New study shows potential of concrete buildings to balance the energy grid and reduce CO2 impact
Concrete is a heavyweight building material with a high thermal mass. This means that when it is warm, concrete absorbs unwanted heat, slowing the rise in temperature in indoor rooms. When temperatures fall in the evening, concrete releases the heat which it has absorbed during the day, keeping indoor rooms at a comfortable temperature. Thermal mass has traditionally been used to improve the energy efficiency of buildings and provide a stable indoor temperature.
A further - previously untapped – benefit is to use the thermal storage capacity offered by the structure to provide flexibility in energy grids and boost the uptake of renewable energy.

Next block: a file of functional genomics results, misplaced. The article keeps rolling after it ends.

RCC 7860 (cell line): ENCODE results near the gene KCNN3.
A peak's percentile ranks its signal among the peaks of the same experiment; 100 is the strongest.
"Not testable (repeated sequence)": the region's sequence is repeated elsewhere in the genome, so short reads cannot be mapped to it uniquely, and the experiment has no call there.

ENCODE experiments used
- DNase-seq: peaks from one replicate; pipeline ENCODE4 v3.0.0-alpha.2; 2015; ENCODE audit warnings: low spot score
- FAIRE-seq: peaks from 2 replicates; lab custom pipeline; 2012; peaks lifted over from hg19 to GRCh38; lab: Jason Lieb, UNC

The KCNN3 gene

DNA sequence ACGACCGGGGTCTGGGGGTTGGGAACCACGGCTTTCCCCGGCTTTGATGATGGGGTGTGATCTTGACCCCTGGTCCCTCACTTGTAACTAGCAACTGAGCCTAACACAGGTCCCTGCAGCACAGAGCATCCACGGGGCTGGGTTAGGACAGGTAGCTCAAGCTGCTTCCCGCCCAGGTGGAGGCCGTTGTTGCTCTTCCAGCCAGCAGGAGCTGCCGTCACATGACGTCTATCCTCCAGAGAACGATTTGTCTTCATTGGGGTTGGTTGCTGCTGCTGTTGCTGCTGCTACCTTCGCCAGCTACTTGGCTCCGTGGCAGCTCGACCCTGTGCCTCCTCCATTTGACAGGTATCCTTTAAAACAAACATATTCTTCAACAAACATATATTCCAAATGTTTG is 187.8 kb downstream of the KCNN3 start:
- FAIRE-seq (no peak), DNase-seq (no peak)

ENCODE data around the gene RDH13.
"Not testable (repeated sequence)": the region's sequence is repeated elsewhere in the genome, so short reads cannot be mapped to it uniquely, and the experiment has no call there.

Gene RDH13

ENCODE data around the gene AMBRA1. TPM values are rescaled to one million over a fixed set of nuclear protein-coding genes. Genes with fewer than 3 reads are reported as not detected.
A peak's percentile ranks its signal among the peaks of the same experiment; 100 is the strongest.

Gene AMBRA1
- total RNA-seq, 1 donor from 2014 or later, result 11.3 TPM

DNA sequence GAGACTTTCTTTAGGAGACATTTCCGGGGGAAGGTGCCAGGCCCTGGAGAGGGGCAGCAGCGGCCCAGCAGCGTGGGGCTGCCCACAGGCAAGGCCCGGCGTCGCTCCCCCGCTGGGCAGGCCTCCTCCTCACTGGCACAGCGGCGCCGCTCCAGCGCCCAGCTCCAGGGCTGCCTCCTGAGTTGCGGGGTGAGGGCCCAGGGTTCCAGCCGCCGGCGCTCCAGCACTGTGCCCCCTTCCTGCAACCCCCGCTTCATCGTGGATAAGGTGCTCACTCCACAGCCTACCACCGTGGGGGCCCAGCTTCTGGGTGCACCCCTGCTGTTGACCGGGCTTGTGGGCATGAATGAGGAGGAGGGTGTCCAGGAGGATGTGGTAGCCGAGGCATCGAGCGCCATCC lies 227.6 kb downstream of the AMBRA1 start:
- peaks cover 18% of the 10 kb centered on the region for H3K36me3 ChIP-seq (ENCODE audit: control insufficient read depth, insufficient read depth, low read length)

According to this study, commissioned by The Concrete Initiative, heavyweight buildings can provide this flexibility by allowing for consumer energy demand to be shifted in time (“active demand response”) by using structural thermal energy storage. Therefore, in addition to concrete’s well-known benefits in terms of the energy efficiency of individual buildings, its unique storage capacity can be harnessed by smart grids to increase the share of renewable energy in the grid. Thanks to concrete and smart controls, it is possible to use energy during off-peak times (e.g. early in the morning), which is then stored in the concrete and slowly released over the next few hours. This has benefits in terms of the electricity grid (reduced transmission and distribution infrastructure), lower investment costs, lower operational cost for consumers, higher renewable energy penetration, and reduced CO2 emissions.
Furthermore, this strategy does not require investment in extra storage devices.
Click here to learn more about the benefits of activated thermal mass and to download the study.